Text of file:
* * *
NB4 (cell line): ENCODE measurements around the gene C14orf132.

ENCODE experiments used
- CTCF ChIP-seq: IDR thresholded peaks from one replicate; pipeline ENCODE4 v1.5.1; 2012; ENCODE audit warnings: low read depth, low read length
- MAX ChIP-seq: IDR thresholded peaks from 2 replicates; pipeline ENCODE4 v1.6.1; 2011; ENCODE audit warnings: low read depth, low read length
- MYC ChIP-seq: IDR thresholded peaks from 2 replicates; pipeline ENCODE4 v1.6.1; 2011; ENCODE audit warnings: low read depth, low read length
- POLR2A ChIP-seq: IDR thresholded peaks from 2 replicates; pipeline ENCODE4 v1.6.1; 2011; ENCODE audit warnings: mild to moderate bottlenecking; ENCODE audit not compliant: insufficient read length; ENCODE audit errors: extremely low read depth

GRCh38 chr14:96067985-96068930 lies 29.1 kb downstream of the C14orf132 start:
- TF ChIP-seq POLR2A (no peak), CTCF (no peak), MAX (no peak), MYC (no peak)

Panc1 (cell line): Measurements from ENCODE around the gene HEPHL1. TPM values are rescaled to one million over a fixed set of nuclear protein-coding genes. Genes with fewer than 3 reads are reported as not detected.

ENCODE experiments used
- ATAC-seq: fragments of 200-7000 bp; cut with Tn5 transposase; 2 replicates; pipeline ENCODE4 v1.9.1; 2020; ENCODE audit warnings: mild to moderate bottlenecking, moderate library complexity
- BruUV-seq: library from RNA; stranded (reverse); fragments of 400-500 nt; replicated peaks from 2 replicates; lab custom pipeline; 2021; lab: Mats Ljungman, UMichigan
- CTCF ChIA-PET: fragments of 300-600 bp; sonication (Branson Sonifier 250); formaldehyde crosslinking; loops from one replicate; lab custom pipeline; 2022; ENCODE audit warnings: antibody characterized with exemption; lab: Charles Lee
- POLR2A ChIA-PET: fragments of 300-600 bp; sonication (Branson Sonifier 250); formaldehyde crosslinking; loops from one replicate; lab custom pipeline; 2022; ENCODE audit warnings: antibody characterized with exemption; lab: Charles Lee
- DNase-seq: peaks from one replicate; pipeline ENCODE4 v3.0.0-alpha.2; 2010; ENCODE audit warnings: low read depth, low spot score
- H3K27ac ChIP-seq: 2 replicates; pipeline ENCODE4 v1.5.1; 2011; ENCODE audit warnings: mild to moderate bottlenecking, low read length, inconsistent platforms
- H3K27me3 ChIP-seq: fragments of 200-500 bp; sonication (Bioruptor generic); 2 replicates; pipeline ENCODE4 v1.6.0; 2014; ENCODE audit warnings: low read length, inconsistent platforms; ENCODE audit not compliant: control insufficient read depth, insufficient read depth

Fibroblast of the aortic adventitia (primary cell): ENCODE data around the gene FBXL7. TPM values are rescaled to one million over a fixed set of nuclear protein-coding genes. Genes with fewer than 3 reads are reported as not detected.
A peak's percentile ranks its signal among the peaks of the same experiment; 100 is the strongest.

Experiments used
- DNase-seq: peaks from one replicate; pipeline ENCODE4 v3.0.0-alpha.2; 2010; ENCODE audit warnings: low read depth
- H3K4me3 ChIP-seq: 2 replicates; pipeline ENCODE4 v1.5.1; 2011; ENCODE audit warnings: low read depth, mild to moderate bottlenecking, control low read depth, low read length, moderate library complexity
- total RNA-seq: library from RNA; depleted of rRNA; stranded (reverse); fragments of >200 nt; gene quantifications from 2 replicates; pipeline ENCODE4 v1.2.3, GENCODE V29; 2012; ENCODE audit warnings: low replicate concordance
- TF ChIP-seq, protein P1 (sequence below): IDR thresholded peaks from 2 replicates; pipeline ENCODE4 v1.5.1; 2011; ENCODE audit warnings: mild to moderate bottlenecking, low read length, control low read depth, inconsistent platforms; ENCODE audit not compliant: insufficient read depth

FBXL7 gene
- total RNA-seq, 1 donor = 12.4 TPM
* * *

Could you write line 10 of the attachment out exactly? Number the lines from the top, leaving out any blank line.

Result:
ENCODE experiments used